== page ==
BOISE, Idaho - More than 150 cattle valued at about $350,000 have been reported missing in southeastern Idaho, and authorities suspect modern-day cattle rustling as beef prices have soared.
"Right now it's just insane what those things are worth - it scares me to death," Idaho State Brand Inspector Larry Hayhurst said. "Which means the incentive is there."
Three ranchers say roundup searches in recent weeks in the hills and gulches on the remote summer range where the cattle graze have come up empty in two counties.
The losses include a herd of 50 Black Angus consisting of 25 cows and 25 calves valued at $150,000. Another herd of 41 cow-calf pairs, meaning 82 animals total, plus 10 cow-calf pairs, or 20 animals, from another rancher are also reported missing. Those missing cattle are valued at about $200,000.
Authorities say other ranchers in the region have reported smaller losses, but note that typically one or two cow-calf pairs go missing almost every year. An entire herd disappearing is something else.
"At this point we don't have any suspects," said Sgt. Jeff Edwards of the Bonneville County Sheriff's Office, which is investigating the missing Black Angus.
He said an aircraft was used in that search, and so far no other rancher has reported accidently rounding up the cattle, which happens sometimes.
The sheriff's office in nearby Bingham County, where the 102 cattle are missing, is also stumped.
"It is a very cold trail," said Capt. Robert Sobieski. "There's no way of knowing when they went missing. That's what makes it toughest."
But he also said that deputies aren't ready to confirm that the cattle have been stolen because they could have mingled with other herds in the area. But there have been no reports of that from other ranchers so far.
Authorities said taking that many cattle would likely involve tractor-trailers, and at least several people on horseback or all-terrain vehicles to round them up.
"We've never seen cattle prices this high before in the history of the cattle market," said Brad Higgins, a rancher in northern Idaho near Cottonwood and board member of the Idaho Cattle Association. "I worry about (theft) a little bit out here."
U.S. cattle industry officials say beef prices are at record highs due to a combination of factors that include past droughts that caused cattle numbers to shrink and increased demand for beef on a global scale following the Great Recession.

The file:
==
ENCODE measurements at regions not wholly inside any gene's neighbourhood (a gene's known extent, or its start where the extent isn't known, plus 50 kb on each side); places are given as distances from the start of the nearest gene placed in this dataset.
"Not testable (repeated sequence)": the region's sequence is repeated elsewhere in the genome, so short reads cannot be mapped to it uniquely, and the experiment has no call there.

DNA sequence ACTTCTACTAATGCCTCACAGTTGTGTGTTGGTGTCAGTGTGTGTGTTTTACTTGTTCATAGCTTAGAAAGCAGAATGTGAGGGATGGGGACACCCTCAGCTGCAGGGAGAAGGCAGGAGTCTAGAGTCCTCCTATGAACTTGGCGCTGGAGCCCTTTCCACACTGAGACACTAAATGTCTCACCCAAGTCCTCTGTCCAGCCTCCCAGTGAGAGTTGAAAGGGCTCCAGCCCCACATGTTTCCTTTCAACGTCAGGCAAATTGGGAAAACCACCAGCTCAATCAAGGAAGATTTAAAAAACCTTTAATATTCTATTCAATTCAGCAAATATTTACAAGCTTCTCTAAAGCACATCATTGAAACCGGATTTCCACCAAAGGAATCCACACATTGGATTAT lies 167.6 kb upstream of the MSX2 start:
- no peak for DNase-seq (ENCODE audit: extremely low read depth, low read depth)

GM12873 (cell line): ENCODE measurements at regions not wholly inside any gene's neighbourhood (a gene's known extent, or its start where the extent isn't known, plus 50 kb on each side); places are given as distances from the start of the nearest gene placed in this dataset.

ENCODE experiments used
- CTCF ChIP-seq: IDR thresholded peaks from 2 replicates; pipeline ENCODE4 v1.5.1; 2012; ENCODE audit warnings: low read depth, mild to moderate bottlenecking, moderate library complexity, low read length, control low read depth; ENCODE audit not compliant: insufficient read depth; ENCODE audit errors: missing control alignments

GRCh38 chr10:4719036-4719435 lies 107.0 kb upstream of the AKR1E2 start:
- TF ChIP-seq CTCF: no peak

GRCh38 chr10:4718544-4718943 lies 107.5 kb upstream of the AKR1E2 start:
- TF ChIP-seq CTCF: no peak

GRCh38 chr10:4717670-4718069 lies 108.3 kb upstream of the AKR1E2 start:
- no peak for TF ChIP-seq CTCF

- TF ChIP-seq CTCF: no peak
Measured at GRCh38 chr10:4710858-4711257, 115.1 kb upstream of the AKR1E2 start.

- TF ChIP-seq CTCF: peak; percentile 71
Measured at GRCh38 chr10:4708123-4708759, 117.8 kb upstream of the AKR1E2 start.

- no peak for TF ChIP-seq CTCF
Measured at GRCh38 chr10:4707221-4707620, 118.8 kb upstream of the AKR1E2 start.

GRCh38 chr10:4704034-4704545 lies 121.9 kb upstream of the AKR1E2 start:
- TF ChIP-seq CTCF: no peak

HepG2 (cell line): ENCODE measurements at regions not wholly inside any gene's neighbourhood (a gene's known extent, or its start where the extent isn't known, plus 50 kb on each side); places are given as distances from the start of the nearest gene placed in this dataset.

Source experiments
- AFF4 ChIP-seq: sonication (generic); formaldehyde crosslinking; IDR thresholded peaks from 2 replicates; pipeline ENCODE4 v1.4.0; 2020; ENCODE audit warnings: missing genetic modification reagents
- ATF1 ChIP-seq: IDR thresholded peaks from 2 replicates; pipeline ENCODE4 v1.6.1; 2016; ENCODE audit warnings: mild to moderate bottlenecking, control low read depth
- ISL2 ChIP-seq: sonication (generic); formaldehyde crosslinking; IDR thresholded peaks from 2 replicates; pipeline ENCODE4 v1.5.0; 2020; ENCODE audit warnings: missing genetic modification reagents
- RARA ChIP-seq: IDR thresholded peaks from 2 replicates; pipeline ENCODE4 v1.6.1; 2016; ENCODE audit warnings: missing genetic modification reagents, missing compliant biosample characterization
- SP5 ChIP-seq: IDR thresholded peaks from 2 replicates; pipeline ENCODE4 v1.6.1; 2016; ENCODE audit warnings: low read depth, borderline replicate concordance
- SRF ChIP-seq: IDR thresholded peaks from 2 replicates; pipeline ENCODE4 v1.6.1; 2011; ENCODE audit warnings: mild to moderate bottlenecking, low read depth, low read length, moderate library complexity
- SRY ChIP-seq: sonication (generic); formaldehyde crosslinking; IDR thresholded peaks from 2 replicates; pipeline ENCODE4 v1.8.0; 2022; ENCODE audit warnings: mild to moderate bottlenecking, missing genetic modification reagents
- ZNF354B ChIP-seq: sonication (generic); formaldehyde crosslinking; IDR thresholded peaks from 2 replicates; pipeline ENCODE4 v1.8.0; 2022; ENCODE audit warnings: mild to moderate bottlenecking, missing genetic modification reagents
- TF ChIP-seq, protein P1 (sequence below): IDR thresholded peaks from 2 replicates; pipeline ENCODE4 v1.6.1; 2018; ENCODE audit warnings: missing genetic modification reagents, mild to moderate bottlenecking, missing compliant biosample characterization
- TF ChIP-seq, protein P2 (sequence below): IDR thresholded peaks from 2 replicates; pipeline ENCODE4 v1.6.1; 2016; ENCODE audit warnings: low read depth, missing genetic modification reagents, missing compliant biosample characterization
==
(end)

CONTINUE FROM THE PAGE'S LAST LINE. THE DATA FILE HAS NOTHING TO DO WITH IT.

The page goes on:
"More people entering the middleclass want to eat up the food chain," said Kevin Good, a senior market analyst for CattleFax, a group that tracks the industry.
He said the size of the nation's cattle herd has shrunk in 15 of the last 17 years, while at the same time the human population has grown.
He also said some cattle producers are currently withholding cows and heifers from the market in an attempt to increase herd sizes, another factor leading to less beef on supermarket shelves.
"It's supply driven," Good said. "At some point we'll expand the herd."
Good said the U.S. had a cattle population of 88 million in 2014, and that Americans will eat about 54 pounds of beef per person this year. That compares to a cattle population of about 103 million in 1996, when American at about 67 pounds of beef per person per year.
Higgins said ranchers are having to decide whether to cash in on high prices by selling more heifers that would normally be used to replenish or increase herd numbers. Retaining those cattle is essentially betting that prices will stay high. Higgins, 45, said he's sticking with his plan to hold onto about 15 percent of the heifers to maintain a herd of about 225, but could understand if others chose differently.
"It'd be a great time to cash in on the market if you're at an age where you're close to retiring," he said.
Hayhurst, the state brand inspector, said that earlier this fall his office caught a man trying to sell 10 dairy cattle he'd stolen from a large dairy that didn't even realize they were gone.
He said that if the eastern Idaho cattle were stolen it would be difficult to sell them in one of mostly western states that exchange information on brands. But he said someone with some planning could get past state ports of entry by using back roads and end up in a state without brand inspections.
"There are ways to get rid of them," Hayhurst said. "But it's hard with a branded animal to market them."
He also said the cattle could simply be used to start another herd, as likely the cows were pregnant.